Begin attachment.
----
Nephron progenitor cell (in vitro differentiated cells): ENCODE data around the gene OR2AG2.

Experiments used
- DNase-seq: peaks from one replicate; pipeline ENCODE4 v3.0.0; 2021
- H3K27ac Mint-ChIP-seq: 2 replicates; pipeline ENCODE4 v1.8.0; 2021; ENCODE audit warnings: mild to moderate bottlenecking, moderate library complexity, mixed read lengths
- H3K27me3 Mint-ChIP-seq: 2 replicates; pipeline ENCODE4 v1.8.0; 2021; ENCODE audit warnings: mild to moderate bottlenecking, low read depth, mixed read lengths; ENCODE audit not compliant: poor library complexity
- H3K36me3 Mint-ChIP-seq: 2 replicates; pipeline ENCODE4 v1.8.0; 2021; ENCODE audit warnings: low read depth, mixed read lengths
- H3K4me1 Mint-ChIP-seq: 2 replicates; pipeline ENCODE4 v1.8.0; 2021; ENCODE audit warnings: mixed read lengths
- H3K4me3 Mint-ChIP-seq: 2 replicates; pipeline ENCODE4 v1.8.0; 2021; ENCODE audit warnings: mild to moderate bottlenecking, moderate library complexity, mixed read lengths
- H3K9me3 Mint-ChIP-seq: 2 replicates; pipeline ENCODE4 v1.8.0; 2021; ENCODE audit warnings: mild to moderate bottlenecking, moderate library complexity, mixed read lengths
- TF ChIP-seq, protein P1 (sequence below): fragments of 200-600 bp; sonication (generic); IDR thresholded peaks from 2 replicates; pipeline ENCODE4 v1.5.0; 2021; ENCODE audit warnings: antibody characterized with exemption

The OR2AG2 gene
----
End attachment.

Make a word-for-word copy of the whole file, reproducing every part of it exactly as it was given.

Nephron progenitor cell (in vitro differentiated cells): ENCODE data around the gene OR2AG2.

Experiments used
- DNase-seq: peaks from one replicate; pipeline ENCODE4 v3.0.0; 2021
- H3K27ac Mint-ChIP-seq: 2 replicates; pipeline ENCODE4 v1.8.0; 2021; ENCODE audit warnings: mild to moderate bottlenecking, moderate library complexity, mixed read lengths
- H3K27me3 Mint-ChIP-seq: 2 replicates; pipeline ENCODE4 v1.8.0; 2021; ENCODE audit warnings: mild to moderate bottlenecking, low read depth, mixed read lengths; ENCODE audit not compliant: poor library complexity
- H3K36me3 Mint-ChIP-seq: 2 replicates; pipeline ENCODE4 v1.8.0; 2021; ENCODE audit warnings: low read depth, mixed read lengths
- H3K4me1 Mint-ChIP-seq: 2 replicates; pipeline ENCODE4 v1.8.0; 2021; ENCODE audit warnings: mixed read lengths
- H3K4me3 Mint-ChIP-seq: 2 replicates; pipeline ENCODE4 v1.8.0; 2021; ENCODE audit warnings: mild to moderate bottlenecking, moderate library complexity, mixed read lengths
- H3K9me3 Mint-ChIP-seq: 2 replicates; pipeline ENCODE4 v1.8.0; 2021; ENCODE audit warnings: mild to moderate bottlenecking, moderate library complexity, mixed read lengths
- TF ChIP-seq, protein P1 (sequence below): fragments of 200-600 bp; sonication (generic); IDR thresholded peaks from 2 replicates; pipeline ENCODE4 v1.5.0; 2021; ENCODE audit warnings: antibody characterized with exemption

The OR2AG2 gene